An interview with Dougie Burns prior to his gig at the Ironworks Easter Showcase on the 1st of April.

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Last time I did an interview in Starbucks it was with two of City in Surveillance, they were both worse for wear after a night on the town , very rock n roll. So it was with a great sense of contrast that I met with the very smartly dressed Dougie Burns, who had agreed to meet up just after his work.

The sense of having another life away from work appears to be one of the roles that music plays in Dougie’s life. “I play music to get away from work… you sit down and just play, you don’t have to be under pressure, it’s nothing to do with the stresses and strains of the daily grind”.

For Dougie music has been a lifelong passion and you can tell, whether he’s talking about the Status Quo gig that he attended last week or about the local live music scene or about his enthusiasm for playing, music is without doubt in his blood.

It was the summer showcase of 2012 that changed our perceptions of Dougie, who until then had been one half of Bluebelly. Due to Bobby (the other half of the band)  moving to Aberdeen, the opportunity to play together was reduced so finding other outlets to play and a reason to keep writing was important. This has meant Dougie taking full opportunity of the open mic nights at the Glachbeg, Greenhouse and The Eagle, which he hosted. He was also full of praise for Velocity, which he played recently.

As well as gigging Dougie has been recording his debut solo album which is nearing completion, hopefully April/May will see its release. The project sees a vast array of musical talent in various cameos these range from Davey Cowan to Joshua Mackenzie (Lionel) via Red Hook Rapids.Dougie found it easy to get people on board  on board for the album, fully utilising his networking skills through the open mic and such like.

Also involved in the album are his daughter and his cousin (returning to music after more than a significant period away). The sense of family is portrayed in many ways in the album : Dougie identifying,  on reflection, that some of the material was heavily influenced by his relationship with his daughter. “I started writing when she left home. Songs don’t come from nowhere,” he adds. A particularly poignant track on the album sees another family being brought together in song with “Home” with father Andy Murray (formerly of Wolfstone) starting the guitar of a tune,and it being completed by son, the aforementioned Joshua Mackenzie.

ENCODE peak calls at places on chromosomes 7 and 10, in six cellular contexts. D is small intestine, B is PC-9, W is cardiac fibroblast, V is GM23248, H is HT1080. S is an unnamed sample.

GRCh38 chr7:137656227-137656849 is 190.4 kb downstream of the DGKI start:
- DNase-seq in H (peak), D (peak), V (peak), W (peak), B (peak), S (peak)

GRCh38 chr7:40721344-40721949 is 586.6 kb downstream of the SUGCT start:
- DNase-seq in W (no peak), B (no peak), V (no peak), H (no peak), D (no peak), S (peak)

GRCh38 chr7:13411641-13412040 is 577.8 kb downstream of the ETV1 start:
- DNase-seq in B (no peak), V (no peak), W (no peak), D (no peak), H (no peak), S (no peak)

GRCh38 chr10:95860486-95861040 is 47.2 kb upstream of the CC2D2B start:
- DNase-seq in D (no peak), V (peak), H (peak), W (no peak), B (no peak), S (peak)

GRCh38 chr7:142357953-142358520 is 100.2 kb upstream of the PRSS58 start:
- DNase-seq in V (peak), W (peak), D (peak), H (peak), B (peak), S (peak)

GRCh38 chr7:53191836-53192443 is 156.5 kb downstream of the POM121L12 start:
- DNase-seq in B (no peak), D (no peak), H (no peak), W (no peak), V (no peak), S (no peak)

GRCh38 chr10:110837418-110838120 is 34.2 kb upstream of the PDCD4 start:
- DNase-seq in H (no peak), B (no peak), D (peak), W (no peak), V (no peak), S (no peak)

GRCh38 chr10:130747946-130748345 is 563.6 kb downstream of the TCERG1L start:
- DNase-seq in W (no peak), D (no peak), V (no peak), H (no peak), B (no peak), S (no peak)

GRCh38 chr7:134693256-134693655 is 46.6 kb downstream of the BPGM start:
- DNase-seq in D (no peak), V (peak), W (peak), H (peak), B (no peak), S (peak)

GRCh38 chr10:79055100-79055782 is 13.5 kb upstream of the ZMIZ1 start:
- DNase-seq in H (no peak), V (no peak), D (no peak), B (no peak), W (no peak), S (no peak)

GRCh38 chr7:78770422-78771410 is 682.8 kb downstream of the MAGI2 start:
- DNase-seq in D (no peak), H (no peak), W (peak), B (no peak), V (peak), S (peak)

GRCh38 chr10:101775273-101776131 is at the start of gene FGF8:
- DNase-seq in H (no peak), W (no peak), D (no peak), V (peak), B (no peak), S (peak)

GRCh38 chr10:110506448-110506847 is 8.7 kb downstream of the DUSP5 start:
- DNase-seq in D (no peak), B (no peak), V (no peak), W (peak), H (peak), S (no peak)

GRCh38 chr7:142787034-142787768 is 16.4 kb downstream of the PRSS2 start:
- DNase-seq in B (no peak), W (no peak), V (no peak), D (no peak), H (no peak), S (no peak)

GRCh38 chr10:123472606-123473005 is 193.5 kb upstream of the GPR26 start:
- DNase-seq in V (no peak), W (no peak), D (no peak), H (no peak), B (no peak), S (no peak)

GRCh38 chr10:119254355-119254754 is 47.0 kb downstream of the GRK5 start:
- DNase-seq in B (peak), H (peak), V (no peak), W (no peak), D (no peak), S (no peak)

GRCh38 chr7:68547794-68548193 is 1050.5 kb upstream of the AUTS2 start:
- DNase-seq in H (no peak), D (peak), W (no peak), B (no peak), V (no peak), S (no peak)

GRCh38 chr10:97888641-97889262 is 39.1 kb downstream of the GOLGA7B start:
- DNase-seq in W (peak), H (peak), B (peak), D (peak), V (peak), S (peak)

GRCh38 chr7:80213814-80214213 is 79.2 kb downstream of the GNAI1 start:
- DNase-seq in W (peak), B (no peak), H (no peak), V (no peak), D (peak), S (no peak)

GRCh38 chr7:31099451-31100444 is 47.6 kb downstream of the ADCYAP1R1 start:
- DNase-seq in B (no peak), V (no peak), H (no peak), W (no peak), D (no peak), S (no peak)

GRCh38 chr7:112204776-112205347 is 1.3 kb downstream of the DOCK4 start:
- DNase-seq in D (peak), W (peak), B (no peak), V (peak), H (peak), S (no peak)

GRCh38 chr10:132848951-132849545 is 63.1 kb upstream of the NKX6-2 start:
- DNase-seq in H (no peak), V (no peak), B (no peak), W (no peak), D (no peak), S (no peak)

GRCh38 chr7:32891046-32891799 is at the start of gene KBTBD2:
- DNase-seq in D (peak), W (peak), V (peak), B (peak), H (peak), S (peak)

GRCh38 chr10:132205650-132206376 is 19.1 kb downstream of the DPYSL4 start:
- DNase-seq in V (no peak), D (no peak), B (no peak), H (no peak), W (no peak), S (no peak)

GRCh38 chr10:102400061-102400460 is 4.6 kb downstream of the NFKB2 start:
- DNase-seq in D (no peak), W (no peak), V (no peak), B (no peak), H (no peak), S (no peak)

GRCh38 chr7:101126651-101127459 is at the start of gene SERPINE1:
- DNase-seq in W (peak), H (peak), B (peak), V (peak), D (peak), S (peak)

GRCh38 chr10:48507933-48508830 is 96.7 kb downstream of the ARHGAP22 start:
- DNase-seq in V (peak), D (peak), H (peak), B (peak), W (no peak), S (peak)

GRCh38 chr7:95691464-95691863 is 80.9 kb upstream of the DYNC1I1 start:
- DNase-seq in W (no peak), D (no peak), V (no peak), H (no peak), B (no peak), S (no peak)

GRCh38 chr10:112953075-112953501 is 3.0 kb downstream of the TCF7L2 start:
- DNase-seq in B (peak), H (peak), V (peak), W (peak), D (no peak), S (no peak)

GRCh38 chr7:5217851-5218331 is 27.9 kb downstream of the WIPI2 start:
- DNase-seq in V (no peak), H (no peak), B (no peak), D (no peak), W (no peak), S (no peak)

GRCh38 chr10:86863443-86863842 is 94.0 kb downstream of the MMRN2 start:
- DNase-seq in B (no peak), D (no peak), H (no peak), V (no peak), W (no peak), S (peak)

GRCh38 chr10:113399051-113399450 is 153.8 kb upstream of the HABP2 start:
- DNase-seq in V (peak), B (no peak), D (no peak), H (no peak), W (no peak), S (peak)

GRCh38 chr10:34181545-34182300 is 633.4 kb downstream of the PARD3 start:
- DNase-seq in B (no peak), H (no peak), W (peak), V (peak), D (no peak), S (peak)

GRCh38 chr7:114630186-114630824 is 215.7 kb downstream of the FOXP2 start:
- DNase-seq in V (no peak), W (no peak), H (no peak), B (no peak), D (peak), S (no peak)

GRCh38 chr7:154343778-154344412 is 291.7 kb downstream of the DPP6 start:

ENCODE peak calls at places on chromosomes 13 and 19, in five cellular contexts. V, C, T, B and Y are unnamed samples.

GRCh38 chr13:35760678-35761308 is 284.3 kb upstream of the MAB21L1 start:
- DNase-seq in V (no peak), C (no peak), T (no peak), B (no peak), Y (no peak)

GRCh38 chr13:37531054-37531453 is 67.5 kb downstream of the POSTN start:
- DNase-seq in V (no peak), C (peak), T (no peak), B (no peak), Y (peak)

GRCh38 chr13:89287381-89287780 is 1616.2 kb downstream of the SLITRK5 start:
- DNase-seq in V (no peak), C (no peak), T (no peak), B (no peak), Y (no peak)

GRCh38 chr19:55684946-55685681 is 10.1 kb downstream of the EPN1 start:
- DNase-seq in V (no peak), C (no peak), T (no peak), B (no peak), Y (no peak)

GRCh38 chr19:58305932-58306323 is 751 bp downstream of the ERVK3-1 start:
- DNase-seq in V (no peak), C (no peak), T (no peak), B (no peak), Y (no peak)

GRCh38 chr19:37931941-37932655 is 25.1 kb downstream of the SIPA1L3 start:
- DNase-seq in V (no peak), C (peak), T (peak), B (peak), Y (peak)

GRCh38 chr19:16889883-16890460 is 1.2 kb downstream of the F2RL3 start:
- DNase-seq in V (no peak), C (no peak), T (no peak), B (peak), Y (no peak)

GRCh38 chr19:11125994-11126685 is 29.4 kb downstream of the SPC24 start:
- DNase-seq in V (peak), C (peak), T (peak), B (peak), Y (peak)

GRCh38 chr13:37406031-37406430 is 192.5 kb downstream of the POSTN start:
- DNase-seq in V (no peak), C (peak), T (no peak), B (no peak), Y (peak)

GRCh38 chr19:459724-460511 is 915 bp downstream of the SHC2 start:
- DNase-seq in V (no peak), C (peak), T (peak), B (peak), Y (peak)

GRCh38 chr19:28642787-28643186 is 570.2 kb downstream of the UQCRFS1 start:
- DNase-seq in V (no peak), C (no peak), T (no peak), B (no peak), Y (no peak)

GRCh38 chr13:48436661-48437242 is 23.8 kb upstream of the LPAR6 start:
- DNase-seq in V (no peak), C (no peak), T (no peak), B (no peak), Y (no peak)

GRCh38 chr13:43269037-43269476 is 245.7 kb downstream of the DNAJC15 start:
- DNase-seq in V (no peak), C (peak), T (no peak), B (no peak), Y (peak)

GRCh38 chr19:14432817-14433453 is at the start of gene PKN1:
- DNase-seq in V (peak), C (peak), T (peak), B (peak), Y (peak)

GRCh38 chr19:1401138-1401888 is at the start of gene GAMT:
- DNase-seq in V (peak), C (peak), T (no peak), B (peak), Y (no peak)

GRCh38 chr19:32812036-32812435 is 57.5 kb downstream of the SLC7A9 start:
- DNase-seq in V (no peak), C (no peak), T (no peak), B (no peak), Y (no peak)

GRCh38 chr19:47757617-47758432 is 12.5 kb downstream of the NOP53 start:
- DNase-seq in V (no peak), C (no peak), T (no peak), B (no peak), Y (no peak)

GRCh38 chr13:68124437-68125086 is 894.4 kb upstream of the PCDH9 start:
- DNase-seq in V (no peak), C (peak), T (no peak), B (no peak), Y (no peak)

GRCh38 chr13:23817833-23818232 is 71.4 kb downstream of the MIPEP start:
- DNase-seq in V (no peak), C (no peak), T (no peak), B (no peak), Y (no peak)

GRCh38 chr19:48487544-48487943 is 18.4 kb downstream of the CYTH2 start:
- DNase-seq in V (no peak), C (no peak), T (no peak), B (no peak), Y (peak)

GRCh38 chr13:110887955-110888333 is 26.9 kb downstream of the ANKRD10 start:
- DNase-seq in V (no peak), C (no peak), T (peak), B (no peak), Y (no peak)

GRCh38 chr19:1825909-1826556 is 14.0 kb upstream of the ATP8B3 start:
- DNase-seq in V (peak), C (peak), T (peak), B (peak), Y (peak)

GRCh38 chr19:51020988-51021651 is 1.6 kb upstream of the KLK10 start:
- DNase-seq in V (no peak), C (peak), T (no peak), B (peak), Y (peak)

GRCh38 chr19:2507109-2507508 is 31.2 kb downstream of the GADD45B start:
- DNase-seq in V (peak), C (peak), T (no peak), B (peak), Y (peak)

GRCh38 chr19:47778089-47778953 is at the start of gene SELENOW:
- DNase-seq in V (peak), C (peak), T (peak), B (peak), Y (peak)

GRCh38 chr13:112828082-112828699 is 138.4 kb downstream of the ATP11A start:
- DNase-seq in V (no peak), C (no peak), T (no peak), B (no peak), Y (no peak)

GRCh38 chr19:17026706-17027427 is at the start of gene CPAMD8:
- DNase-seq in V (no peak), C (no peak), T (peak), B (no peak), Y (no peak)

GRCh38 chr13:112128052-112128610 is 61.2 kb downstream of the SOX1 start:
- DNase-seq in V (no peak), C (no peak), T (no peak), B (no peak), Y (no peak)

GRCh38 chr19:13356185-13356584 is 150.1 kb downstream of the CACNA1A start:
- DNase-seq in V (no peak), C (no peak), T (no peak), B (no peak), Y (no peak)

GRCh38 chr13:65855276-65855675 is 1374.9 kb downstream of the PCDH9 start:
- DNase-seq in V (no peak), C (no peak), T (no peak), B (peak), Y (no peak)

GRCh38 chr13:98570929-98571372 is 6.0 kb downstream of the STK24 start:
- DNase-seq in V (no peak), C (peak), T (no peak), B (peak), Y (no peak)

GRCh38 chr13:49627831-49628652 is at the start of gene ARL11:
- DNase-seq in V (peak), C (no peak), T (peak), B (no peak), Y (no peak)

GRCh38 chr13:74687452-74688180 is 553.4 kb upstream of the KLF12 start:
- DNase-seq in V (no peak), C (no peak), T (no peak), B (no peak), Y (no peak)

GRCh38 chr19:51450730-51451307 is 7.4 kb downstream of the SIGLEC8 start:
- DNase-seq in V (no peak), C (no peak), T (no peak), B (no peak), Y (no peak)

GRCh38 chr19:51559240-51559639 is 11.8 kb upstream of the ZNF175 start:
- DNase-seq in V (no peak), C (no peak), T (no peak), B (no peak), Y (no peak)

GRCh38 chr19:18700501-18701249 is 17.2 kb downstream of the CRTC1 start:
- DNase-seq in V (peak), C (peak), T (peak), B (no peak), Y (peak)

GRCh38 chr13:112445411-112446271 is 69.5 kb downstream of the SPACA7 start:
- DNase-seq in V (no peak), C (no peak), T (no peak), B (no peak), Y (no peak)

In contrast with some of the themes of the material, the title may take a lighter note with the album possibly being called the “Bog of Fame” leading to a very interesting plan for a photoshoot, Dougie has obviously considered this quite a bit! However I suspect describing the rationale will take away from the mystique. “It might just be called Cadillac” Dougie concedes.

For the showcase Dougie has pulled together various local musicians promising that “It’ll be a bit more rocky than my normal approach”. The band consists of Connor Meeks (Purple Divide), Ross Marquis (Highland Hot Club), Ross MacDonald (son of Bluebelly’s Bobby formerly of Echo 20 and Findo Gask) and Alastair Davies (Binsness Bluesboys), although longer term plans seem to be more in mould of a fluid collective that allows members to come and go.

However, he is clearly not giving up the acoustic style with gigs in Ullapool (along with Gilbert Anderson and later in the year with Bluebelly) at the Eden Court in August and a good few blues festivals around Scotland.He has also become the host of a monthly Dougie Burns and Friends Acoustic Music Evening starting on the  11th of April next with Ranald Smith and Gilbert Anderson as guests.

Tickets for the Easter Showcase can be bought via The Ironworks or from the acts direct.

Check out more of our Ironworks Easter Showcase coverage.

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A lifelong passion for music matched with a geeky fascination for social media and websites resulted in the creation of Inverness Gigs back in 2010. The aim of the site is to help promote, support and generally raise awareness of the local music scene.In fairness fifteen years of being a psychiatric nurse never prepared me for the experiences that we have had over the last few years and the evolution of Inverness Gigs has certainly been a steep learning curve.I currently write (less and less), edit and co-ordinate most of the Inverness Gigs activities.Occasionally seen on Twitter, and  LinkedIn, if you want get in touch you can contact me direct at chris@igi.gs